Gulf Stream edging northwards along Canadian coast
Jan 13, 2011 1 comment
The Gulf Stream off eastern Canada appears to have advanced northward of its historical position in recent decades, possibly in response to anthropogenic climate change. That is according to researchers in North America and Switzerland who say that the changes could have some profound implications for marine life off the coast of Canada.
The new study focuses specifically on a region just off the coast of Nova Scotia. This section of the Atlantic is fed from the north by the cold waters of the Labrador Current, and from the south by the warmer waters of the Gulf Stream. The mixing of these two water flows creates a nutrient-rich ecosystem for species such as cod, which has attracted a large fishing industry.
By analysing micro-organisms preserved in deep-sea sediment, scientists have suspected for several years that the balance between the Labrador Current and the Gulf Stream waters has been changing. Water from the Gulf Stream tends to be more stratified and richer in nutrients so it leaves a different signature in the sediment record than the waters coming from the north.
A smeared record
The trouble with these studies, however, is that their temporal resolution has been poor so researchers have only been able to attribute changes to some point in the past 150 years. "The limitations are partly because there are a lot of organisms down there that stir the sediments, smearing the historical records," explains Owen Sherwood of the Memorial University of Newfoundland in Canada, the lead author of the new study.
Sherwood's team has now managed to improve this resolution by turning its attention to corals, which exist in abundance in this part of the north-west Atlantic. Because these organisms – which can live for thousands of years – extract nitrogen from the ocean, they document the changes in the balance between the waters of the Gulf Stream and the Labrador Current, which contain differing nitrogen signatures.
The analysis involved determining the 15N/14N ratio within individual amino acids taken from gorgonian corals. As these deep-sea corals grow new rings in their endoskeleton every year, Sherwood's team was able to determine annual variations in water composition stretching back 1800 years. According to Sherwood, one of the big challenges his team faced was collecting corals for analysis, but these were collected by remotely operated vehicles and others were supplied by the fishing industry, which accidentally scoops up corals in its nets.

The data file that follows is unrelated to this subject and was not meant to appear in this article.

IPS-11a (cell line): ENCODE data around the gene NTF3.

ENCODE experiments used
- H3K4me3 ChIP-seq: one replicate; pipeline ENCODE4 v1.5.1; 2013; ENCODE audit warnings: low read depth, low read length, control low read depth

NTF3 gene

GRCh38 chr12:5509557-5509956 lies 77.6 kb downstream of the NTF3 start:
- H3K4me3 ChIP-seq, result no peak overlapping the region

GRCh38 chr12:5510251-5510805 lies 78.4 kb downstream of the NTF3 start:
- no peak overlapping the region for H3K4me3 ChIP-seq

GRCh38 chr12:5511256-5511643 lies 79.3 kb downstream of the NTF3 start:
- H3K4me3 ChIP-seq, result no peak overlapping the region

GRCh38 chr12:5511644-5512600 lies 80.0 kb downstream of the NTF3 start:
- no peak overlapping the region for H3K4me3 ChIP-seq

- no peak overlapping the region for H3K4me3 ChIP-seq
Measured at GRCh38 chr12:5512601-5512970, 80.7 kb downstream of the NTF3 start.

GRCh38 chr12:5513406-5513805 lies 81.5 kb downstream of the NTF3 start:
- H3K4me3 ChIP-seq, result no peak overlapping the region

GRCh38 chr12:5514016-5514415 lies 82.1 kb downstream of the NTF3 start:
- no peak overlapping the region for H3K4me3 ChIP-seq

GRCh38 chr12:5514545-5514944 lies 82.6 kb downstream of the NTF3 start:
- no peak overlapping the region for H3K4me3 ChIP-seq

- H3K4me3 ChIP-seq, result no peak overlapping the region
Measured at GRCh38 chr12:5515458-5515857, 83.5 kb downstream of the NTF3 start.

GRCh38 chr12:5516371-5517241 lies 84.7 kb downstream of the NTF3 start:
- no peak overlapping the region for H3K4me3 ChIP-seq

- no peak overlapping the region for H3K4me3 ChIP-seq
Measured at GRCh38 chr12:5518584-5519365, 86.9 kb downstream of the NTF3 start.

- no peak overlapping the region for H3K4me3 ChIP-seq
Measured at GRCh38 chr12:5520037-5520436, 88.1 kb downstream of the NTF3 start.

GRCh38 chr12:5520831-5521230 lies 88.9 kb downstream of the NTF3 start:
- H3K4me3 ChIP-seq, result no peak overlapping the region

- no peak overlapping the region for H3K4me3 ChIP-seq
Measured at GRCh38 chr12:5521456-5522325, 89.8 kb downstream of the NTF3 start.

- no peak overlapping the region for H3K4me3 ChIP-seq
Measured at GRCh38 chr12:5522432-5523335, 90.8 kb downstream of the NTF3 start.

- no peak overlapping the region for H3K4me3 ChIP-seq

Recent climate changes
Reporting their findings in Proceedings of the National Academy of Sciences, the researchers say that the dominance of the warm Gulf waters since the early 1970s appears to be largely unique within this bimillennial period. Although Sherwood's team links these changes with recent changes in global climate, it says that further analysis is need to investigate the effects on wider ocean circulation. "These water masses do appear to have changed significantly in recent years, though I must emphasize that we have only looked at a very specific region off the coast of Nova Scotia," says Sherwood.
This is a very exciting result, and one of the nicest demonstrations of the importance of cold-water corals of archives of environmental change Murray Roberts, Heriot-Watt University
Murray Roberts, a bioscientist at Heriot-Watt University in the UK, is impressed by the experimental work. "This is a very exciting result, and one of the nicest demonstrations of the importance of cold-water corals of archives of environmental change," he says. "[The researchers] have uncovered new evidence that the recent warm and nutrient-rich conditions in the north-west Atlantic off Nova Scotia may be rather different to earlier times – and this change seems to be related to anthropogenic climate change."
Roberts warns that ecologists cannot make specific predictions about how these changes will impact on local marine life. "Any broad changes in seawater temperature and nutrient supply are very likely to affect sedentary species like cold-water corals and sponges," he says. "In simple terms they can't get up and crawl or swim away if conditions become less suitable for them."
The research group intends to develop its study and has recently obtained a grant from the US National Science Foundation to study the coral record in this part of the Atlantic in more detail.
About the author
James Dacey is a reporter for physicsworld.com